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BWW Review: LEADING LADIES Drags Up, But Never Drags, at St. Vincent


BWW Review: LEADING LADIES Drags Up, But Never Drags, at St. Vincent

Nothing is quite as synonymous with summer as "a farce at St. Vincent," and if you've come that far you may as well go whole hog and say "a Ken Ludwig farce at St. Vincent." The prolific playwright has a well-earned reputation for being the funniest old-school stage comedy writer since Neil Simon, and hardly a year goes by that St. Vincent Summer Theatre doesn't produce one of his better-known works. Though it may not be his best known, Leading Ladies is undoubtedly one of the smartest, and most surreal, Ludwig comedies. Mix in a cast featuring several of the company's best-beloved performers, all ably directed by Gregg Brandt as per usual, and you've got the recipe for a perfect summer evening.

The plot- delightfully convoluted even by farcical standards- concerns two washed up British actors: passionate and inventive Leo (Jack Lafferty), and resigned hangdog Jack (Cav O'Leary). Finding themselves in the right place at the right time, they decide- long story- to dress as women and impersonate the long-lost British heiresses of a vast fortune. Naturally, complications ensue, as Leo falls in love with the "cousin" he attempts to scam, Jack chafes under the role of a mute- long, LONG story- and the line between reality and Twelfth Night gets blurrier and blurrier.

Our central trio make for an appealing team: Jack Lafferty's Leo is whip-smart, charismatic and masculine, making his immensely camp drag persona even funnier. Simultaneously, Cav O'Leary's intentionally awkward, ham-fisted female impersonation, when combined with his signature air of befuddled bemusement, milks laughs from every moment of physical and verbal comedy. Hearing his strained Miss Piggy falsetto, or watching him galumph up the stairs in high heels, seems like it should have diminishing returns, but never diminishes. Rounding out the group, ERIKA STRASBURG's Meg is witty and spirited, constantly refusing to play straight man as a lesser character or lesser actor would. Her passionate and verbally dexterous performance breathes life into a woman on the verge of giving up both her dream of acting, and her dream of being happy.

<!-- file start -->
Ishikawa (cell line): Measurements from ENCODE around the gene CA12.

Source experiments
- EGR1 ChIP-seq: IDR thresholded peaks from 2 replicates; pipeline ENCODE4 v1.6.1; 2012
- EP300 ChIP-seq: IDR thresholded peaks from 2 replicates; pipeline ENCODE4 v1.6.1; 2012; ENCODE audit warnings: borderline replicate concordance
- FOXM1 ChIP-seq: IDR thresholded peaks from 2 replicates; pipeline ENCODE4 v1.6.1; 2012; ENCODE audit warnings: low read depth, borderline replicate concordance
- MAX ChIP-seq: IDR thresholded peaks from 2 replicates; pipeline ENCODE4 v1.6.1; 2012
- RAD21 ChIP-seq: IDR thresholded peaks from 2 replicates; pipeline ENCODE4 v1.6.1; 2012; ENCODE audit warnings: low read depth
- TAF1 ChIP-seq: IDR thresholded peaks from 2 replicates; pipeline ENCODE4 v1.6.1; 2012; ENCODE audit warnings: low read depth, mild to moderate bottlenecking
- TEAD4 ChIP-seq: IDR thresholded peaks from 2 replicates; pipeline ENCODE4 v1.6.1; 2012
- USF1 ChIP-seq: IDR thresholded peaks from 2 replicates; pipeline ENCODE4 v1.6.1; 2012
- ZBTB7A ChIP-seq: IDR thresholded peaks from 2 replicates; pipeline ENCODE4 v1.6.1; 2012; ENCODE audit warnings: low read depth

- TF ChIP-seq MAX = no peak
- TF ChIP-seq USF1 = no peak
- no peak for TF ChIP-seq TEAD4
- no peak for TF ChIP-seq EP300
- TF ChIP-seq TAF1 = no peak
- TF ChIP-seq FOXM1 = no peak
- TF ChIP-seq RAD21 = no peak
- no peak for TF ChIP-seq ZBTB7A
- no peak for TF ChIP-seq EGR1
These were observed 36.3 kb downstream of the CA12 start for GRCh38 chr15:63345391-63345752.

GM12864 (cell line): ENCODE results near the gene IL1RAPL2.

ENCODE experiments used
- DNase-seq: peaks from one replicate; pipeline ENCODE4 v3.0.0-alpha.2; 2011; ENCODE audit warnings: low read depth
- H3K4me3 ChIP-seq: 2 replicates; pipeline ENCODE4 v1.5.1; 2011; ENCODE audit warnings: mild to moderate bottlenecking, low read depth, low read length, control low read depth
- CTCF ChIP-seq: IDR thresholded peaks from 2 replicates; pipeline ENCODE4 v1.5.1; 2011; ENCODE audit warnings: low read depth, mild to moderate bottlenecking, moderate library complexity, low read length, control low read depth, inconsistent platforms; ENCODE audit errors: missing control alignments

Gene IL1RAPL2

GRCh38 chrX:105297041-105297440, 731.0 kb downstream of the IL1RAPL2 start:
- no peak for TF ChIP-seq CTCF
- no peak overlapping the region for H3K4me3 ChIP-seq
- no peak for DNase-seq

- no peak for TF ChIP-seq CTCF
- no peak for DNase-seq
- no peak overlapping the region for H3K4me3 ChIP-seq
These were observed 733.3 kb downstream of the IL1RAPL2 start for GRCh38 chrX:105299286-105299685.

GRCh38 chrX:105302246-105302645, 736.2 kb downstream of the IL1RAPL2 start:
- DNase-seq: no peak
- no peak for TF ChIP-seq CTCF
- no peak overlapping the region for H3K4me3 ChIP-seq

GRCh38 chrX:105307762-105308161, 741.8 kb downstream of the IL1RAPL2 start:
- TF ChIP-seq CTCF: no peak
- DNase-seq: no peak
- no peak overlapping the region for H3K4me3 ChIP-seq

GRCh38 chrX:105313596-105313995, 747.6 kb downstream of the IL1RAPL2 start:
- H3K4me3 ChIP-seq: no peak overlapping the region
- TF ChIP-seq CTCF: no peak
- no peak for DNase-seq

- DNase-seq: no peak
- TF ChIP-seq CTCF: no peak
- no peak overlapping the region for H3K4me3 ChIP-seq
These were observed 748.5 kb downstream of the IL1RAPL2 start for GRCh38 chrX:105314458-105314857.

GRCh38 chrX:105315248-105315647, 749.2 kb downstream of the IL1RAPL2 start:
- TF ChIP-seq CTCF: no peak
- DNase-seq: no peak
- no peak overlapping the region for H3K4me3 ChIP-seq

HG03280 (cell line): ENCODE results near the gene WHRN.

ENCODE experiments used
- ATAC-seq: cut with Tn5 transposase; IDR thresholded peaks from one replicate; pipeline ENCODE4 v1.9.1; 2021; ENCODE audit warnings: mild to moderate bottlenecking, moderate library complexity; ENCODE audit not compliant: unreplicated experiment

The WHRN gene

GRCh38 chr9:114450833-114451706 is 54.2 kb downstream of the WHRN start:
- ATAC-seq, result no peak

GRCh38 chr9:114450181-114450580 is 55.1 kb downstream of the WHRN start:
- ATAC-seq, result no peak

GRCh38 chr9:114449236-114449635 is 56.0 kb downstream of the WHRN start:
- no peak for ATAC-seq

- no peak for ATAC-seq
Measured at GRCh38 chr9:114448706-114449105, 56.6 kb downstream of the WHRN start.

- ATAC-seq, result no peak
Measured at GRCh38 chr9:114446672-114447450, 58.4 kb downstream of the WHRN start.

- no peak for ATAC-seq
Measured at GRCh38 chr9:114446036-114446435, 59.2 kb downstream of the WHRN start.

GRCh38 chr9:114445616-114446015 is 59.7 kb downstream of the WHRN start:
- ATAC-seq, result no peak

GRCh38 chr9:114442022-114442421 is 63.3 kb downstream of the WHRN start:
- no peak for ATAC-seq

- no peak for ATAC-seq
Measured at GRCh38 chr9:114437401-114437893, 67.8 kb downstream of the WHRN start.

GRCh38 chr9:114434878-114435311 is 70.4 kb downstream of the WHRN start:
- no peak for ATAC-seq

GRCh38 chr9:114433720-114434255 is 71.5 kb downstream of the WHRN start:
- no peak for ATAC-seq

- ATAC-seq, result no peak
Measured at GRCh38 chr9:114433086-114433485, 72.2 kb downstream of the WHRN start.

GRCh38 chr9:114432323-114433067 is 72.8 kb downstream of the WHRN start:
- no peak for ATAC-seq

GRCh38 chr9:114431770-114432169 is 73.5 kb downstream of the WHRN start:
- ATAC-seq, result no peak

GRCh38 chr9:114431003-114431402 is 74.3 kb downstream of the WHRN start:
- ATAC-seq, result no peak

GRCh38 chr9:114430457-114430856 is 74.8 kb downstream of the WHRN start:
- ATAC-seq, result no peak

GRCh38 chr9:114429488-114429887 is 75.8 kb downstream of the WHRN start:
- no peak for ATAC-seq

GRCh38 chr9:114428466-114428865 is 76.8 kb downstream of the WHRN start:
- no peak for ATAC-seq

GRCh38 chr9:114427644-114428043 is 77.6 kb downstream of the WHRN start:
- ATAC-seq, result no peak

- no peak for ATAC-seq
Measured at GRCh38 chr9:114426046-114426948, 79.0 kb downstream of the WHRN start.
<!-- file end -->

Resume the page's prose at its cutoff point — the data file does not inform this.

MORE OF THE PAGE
The supporting actors are equally colorful, and longtime St. Vincent fans will be pleased to see so many favorites returning. As Reverend Duncan, David Cabot applies his weighty baritone and sly, Grinchy grin to his role as the pretentious, straight-laced minister. Cabot takes the stock character and lets it grow, beginning as a pompous, penny-pinching bore and ending as a gleefully Seinfeldian anti-villain, so intent on proving himself right and everyone else wrong that he perpetually makes a fool of himself. Tim Hartman makes an especially apt foil as the randy Doc, whose medical incompetence is only equaled by his immense lust for life- and for women, of which he is not too particular.

Gael Schaefer pops in and out of the show as aging matriarch Florence, forever poised on the brink of death and seemingly kept alive by pure spite. Her verbal sparring with Hartman's Doc and Cabot's Duncan is a recurring highlight of the show's quirky sense of humor. (See also: a mid-act comic tango dream sequence, choreographed by Renata Marino, which feels straight from a classic season of Frasier.) Finally, Christian Durand Muller and Jenny Malarkey lend comic relief- yes, even all-out farces have comic relief- as two young townies, none too bright and both maddened by hormones.

Ludwig's play leans none-too-subtly on allusions to Twelfth Night, whose situation it mirrors. As Ken Ludwig farces typically end, Marvel-style, with a "post-credits scene" to send the audience out laughing after the final bows, I was slightly disappointed to see that Brandt's production omitted the final sketch, where the cast of amateur actors assembled by Leo and Jack perform a breakneck, scattershot version of Shakespeare's comedy. Nonetheless, I can't say I went home disappointed- this production is already stuffed enough with comic joy.

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From This Author Greg Kerestan